In the 18th-century English ballad The Rime of the Ancient Mariner, a storm drives a sailor’s ship toward the South Pole, where he encounters all manner of fantastical sights, including floating icebergs “as green as emerald.” It may sound like author Samuel Coleridge was taking some poetic license, but…
In the 18th-century English ballad The Rime of the Ancient Mariner, a storm drives a sailor’s ship toward the South Pole, where he encounters all manner of fantastical sights, including floating icebergs “as green as emerald.” It may sound like author Samuel Coleridge was taking some poetic license, but emerald-colored icebergs are a real thing–and more than 200 years after that ballad was inked, scientists might know what causes them.
A study published recently in the Journal of Geophysical Research: Oceans revisits the longstanding mystery of green icebergs, which sea captains have been reporting for nearly a century if not longer. While early work by the same authors suggested green icebergs got their coloration from carbon, new data made them revise their thinking. Now, they suspect that iron-oxide minerals are responsible for dyeing the ‘bergs to look like they’re ready for a St. Patrick’s Day party.
If true, these iron-rich bergs could represent an important source of a crucial nutrient for the vast Southern Ocean encircling Antarctica.
“There’s a lot of interest in where the iron [in the Southern Ocean] is coming from,” lead study author Steve Warren, a geophysicist and emeritus professor at the University of Washington, told Earther. “If it can get into marine ice, these ‘bergs can travel hundreds of miles.”
Warren’s experience with green icebergs dates back to 1988, when he joined an Australian expedition to Antarctica as part of his first sabbatical. By “lucky chance” when the crew reached Mawson research station on the west side of East Antarctica’s Amery Ice Shelf, they docked right near a rather striking iceberg that had become trapped in sea ice.
The iceberg, Warren explained, was jade green and remarkably clear. Its clarity told the researchers they were dealing with marine ice, or ice that forms from seawater freezing at the bottom of a floating ice shelf. While the glacial ice that forms over land through the compaction of snow is opaque thanks to the presence of countless air pockets, marine ice does not contain light-reflecting air bubbles, making it see-through.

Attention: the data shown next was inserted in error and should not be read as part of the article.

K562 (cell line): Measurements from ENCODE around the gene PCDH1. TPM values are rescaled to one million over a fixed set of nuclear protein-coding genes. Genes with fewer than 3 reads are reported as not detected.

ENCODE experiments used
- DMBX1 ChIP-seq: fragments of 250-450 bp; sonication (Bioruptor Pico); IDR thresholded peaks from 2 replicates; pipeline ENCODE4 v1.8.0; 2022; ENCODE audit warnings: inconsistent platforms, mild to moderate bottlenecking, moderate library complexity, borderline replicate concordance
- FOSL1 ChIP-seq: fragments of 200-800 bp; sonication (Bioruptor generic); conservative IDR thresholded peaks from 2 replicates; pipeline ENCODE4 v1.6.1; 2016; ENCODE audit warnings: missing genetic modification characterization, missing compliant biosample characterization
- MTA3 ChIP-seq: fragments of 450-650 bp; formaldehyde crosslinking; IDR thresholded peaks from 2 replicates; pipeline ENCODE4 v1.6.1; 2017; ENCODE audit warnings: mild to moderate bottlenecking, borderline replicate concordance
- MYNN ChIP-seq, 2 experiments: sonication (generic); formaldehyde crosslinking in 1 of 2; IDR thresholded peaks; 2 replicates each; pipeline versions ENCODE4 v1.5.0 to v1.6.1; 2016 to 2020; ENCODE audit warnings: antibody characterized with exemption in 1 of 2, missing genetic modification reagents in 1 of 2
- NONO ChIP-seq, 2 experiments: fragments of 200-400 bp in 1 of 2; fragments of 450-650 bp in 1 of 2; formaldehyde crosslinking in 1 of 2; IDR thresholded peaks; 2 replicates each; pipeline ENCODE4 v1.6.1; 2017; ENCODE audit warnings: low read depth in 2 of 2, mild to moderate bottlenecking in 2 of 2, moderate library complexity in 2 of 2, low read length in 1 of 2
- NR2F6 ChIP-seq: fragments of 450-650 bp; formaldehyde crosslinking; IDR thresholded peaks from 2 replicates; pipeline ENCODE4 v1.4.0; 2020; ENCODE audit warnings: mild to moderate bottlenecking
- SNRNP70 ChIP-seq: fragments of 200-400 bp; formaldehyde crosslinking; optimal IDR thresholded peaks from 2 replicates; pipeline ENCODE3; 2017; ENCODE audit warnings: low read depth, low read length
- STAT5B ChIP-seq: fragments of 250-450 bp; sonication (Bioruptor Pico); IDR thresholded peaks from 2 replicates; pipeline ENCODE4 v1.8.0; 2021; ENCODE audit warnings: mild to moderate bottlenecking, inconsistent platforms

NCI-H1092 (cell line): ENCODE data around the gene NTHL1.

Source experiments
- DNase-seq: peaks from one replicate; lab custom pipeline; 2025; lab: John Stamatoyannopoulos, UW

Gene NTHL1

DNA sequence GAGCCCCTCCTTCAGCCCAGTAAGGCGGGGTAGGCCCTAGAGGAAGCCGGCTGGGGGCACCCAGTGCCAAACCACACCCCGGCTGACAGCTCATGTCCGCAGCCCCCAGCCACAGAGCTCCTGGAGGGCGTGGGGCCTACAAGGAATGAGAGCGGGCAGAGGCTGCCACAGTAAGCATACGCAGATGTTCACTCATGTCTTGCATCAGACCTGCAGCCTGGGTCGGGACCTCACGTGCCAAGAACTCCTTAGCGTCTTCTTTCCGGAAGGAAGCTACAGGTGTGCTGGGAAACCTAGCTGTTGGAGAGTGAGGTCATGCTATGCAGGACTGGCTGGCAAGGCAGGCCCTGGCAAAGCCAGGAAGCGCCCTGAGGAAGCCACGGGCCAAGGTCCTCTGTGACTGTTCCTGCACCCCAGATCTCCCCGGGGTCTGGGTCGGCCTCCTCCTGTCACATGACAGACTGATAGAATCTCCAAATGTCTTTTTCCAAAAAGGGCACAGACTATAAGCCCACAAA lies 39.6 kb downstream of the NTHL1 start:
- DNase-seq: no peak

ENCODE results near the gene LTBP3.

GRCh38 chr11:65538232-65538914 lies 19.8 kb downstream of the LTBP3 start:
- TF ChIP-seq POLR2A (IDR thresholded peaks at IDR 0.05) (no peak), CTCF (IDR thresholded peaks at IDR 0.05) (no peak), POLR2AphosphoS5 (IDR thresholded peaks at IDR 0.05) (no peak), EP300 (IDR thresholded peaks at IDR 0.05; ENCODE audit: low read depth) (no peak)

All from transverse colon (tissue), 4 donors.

Typically, marine ice takes on a deep blue color, reflecting the distance photons of light have to travel before getting absorbed. Clearly, there was something else present in this jade-colored ‘berg. Samples of the iceberg were collected, analyzed in the lab, and found to contain dissolved organic matter (DOM), which can produce green and yellow colors along coastlines as rivers dump tiny bits of organic material into the sea. And so the researchers hypothesized that DOM was responsible.
But in 1996, a new wrinkle to that story emerged, when Warren returned to a different part of the Amery Ice Shelf for his second sabbatical, and once again found himself confronted with a glacier of unusual hue. This one was a chimera of blue, green, and yellow-green marine ice glommed on to white glacial ice. When the ‘berg was analyzed for DOM, both the green and blue ice were found to contain similar levels, suggesting something else was responsible for the color difference.
“It was a nagging concern we didn’t know what to do about, until two years ago, a paper came out of Tasmania showing large amounts of iron” in marine ice collected from the bottom of a drill hole, Warren explained.
Warren and his colleagues now hypothesize that iron-oxide minerals are the culprit behind the green icebergs they’ve encountered. If true, those iron-bearing minerals are likely the result of “glacial flour,” basically dust formed by the erosion of bedrock.
Scripps Institution of Oceanography glaciologist Helen Amanda Fricker, who studied the Amery Ice Shelf’s marine ice layer as part of her PhD work and has encountered emerald ‘bergs herself, said that the new paper offered a “possible, plausible mechanism” for their coloration.
“The ice shelf water [that forms marine ice] has come from the grounding line,” Fricker said, referring the point where a glacier pops off the bedrock it’s tethered to and becomes a floating ice shelf. “A lot of it probably still has sediment in it.”
Still, more research is needed to be sure these giant ice popsicles are iron-flavored. Warren said he and his colleagues submitted a proposal to travel back to the Amery Ice Shelf in search of more jade ‘bergs next spring. He’s hopeful their potential value–as a sort of dietary supplement supporting the Southern Ocean’s food chain–helps the group secure a grant.
After all, if that hunch is correct, a climate change-induced shift in the number of green icebergs out there could have far-reaching consequences.
“The reason we might get funding [is], they might actually be important,” Warren said.